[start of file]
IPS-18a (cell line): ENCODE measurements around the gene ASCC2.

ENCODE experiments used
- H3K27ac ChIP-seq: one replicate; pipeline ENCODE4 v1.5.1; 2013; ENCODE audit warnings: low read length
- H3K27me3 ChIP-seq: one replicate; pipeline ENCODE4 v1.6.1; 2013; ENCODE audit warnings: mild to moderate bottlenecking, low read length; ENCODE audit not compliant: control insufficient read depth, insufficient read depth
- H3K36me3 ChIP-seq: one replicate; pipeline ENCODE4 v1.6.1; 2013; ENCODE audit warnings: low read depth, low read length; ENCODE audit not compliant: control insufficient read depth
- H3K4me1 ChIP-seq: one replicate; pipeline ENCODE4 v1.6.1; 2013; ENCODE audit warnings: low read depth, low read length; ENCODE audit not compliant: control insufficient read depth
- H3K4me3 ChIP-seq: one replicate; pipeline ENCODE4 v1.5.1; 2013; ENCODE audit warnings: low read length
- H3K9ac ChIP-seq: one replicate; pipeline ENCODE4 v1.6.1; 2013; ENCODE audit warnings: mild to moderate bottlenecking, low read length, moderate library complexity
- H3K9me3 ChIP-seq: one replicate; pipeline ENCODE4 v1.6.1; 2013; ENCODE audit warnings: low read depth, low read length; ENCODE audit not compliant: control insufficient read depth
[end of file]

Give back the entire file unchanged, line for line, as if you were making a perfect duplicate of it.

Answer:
IPS-18a (cell line): ENCODE measurements around the gene ASCC2.

ENCODE experiments used
- H3K27ac ChIP-seq: one replicate; pipeline ENCODE4 v1.5.1; 2013; ENCODE audit warnings: low read length
- H3K27me3 ChIP-seq: one replicate; pipeline ENCODE4 v1.6.1; 2013; ENCODE audit warnings: mild to moderate bottlenecking, low read length; ENCODE audit not compliant: control insufficient read depth, insufficient read depth
- H3K36me3 ChIP-seq: one replicate; pipeline ENCODE4 v1.6.1; 2013; ENCODE audit warnings: low read depth, low read length; ENCODE audit not compliant: control insufficient read depth
- H3K4me1 ChIP-seq: one replicate; pipeline ENCODE4 v1.6.1; 2013; ENCODE audit warnings: low read depth, low read length; ENCODE audit not compliant: control insufficient read depth
- H3K4me3 ChIP-seq: one replicate; pipeline ENCODE4 v1.5.1; 2013; ENCODE audit warnings: low read length
- H3K9ac ChIP-seq: one replicate; pipeline ENCODE4 v1.6.1; 2013; ENCODE audit warnings: mild to moderate bottlenecking, low read length, moderate library complexity
- H3K9me3 ChIP-seq: one replicate; pipeline ENCODE4 v1.6.1; 2013; ENCODE audit warnings: low read depth, low read length; ENCODE audit not compliant: control insufficient read depth